Up next Marissa Davis and Rachel Buurma.

Rachel Buurma: How do you think about what it means to live a good life? A life that you’re happy with, and I’m particularly curious about how and if you thought about that before college? How you were thinking about that in college, and how your ideas about what it means to live a good life or a success life have changed since college? I know that’s a big question.

Marissa Davis: It is indeed a big question, but fortunately or unfortunately one that I’ve thought a lot about, and in fact is one that my understanding of success, my definition of success has really evolved over time. Growing up, I’m one of three girls, my mother for most of my life was a single parent so for me at that time I think growing up the idea of success was to largely economically, socially, be in a better position than my mother, my grandmother, a lot of my family members. Because the idea is that their sacrifices paved the way so that I could actually have a better life.

When I think at that point even before college when I thought about what success looked like it was being able to have a great job that paid well. To receive all the accolades and accomplishments that would come from doing well either in school or in whatever job I would take on. Then when I got to college, at least the first half of it was a similar kind of thinking. My goal here is to do well academically so that I can then get the right kind of job that I would need outside of college. Or to get the right grades that I needed to ultimately be a strong candidate for graduate school, so that at least at that time I could go to a good law school, become a great lawyer and be well regarded for the work that I was doing.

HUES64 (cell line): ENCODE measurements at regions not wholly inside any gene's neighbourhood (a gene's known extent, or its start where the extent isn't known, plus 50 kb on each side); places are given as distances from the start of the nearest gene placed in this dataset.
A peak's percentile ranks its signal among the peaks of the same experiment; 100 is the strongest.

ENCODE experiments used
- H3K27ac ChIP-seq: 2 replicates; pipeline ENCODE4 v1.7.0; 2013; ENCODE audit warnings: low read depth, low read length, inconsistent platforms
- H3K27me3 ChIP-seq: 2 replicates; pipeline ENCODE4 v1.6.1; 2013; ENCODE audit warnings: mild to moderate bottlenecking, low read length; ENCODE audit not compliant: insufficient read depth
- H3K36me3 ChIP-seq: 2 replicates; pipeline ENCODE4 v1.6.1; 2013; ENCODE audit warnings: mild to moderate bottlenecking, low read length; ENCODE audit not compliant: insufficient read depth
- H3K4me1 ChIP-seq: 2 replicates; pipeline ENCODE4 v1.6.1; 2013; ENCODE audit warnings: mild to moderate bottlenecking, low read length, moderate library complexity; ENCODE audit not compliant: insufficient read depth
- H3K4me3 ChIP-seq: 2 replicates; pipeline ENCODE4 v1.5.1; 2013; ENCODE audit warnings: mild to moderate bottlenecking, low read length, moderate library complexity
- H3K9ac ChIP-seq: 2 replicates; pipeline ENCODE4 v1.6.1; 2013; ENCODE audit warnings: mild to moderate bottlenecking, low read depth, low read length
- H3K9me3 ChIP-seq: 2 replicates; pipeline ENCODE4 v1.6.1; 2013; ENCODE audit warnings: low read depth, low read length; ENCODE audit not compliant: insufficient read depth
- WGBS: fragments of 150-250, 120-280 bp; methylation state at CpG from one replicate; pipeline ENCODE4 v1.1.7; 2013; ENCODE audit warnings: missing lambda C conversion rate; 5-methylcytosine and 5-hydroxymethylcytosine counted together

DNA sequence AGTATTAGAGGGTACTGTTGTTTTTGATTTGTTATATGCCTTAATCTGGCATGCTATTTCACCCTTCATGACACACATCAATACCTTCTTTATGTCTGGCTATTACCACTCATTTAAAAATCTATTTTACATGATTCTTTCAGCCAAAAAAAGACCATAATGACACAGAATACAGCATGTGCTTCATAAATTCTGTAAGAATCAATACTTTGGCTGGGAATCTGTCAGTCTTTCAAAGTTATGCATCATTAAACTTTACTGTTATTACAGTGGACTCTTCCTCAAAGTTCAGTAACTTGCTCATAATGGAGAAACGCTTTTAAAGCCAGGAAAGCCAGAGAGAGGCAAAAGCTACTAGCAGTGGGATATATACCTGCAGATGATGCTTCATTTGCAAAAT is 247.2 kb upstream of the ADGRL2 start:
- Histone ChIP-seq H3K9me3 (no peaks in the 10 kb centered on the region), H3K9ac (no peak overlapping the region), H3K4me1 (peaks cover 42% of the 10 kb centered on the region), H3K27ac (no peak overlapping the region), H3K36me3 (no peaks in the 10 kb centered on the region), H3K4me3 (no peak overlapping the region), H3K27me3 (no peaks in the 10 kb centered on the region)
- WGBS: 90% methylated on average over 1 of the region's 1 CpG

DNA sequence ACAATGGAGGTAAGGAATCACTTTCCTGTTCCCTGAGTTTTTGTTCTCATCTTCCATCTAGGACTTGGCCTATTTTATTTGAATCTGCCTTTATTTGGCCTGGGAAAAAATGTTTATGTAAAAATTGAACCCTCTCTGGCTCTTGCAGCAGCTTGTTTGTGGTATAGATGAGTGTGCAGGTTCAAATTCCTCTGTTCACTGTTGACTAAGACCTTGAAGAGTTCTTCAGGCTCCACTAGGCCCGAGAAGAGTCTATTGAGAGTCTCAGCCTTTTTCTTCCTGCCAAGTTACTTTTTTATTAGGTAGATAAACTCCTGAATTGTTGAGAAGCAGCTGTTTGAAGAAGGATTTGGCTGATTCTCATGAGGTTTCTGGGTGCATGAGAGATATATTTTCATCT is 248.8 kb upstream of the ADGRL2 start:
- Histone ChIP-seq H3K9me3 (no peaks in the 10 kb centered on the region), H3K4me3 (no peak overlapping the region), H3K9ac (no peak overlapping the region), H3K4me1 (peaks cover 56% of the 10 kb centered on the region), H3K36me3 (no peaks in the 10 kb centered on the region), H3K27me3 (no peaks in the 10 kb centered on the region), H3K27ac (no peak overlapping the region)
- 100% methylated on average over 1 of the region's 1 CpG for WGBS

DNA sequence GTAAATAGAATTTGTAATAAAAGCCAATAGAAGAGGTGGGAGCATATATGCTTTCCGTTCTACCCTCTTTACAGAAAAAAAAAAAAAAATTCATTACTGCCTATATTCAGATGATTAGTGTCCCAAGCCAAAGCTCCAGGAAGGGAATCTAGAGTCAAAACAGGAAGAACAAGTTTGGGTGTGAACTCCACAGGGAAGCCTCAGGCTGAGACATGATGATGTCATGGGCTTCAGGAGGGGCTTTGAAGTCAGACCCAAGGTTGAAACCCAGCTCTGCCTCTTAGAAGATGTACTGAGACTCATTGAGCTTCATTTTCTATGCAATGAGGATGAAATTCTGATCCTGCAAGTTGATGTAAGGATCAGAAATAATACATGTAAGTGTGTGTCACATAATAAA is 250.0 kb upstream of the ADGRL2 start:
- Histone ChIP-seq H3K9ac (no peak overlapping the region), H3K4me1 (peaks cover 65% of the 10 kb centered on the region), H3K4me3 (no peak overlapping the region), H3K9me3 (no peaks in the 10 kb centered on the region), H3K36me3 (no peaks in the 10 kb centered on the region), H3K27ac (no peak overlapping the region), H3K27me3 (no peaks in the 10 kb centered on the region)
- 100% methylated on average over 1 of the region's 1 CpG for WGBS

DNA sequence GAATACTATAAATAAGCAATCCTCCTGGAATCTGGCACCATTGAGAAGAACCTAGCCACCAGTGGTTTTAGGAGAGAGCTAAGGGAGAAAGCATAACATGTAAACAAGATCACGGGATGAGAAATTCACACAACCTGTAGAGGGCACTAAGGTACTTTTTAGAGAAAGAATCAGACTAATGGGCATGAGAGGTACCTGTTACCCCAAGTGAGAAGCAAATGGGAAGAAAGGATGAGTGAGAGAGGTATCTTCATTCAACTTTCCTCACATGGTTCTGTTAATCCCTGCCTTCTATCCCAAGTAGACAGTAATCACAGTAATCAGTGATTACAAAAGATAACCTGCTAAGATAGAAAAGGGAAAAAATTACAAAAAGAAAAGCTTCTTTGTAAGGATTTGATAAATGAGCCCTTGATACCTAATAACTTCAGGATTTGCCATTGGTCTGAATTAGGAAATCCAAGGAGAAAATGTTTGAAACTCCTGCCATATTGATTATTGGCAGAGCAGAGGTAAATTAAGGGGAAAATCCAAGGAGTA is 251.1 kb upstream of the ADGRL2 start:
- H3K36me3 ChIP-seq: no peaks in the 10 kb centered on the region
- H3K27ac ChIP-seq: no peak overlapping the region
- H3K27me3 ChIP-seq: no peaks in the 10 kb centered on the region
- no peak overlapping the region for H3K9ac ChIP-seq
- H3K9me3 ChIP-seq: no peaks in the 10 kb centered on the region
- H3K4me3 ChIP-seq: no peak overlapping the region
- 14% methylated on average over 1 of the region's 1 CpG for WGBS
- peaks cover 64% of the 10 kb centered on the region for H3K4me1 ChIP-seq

At that point it was public interest law that I was interested in. Then several years after college it was a constant journey of thinking that in order to be successful it rested a lot with all the things that I could do. Then there was a point that I realized that just doing things was never sufficient to actually find proper full meaning in life. That in fact, for me the way I see what success looks like now isn’t really all the things I can do, but rather it’s really understanding fundamentally who I am, and accepting the fullness of who I am, and offering the best of those pieces of me to things that I do so that it isn’t that I’m starting from a place of just trying to do certain things well.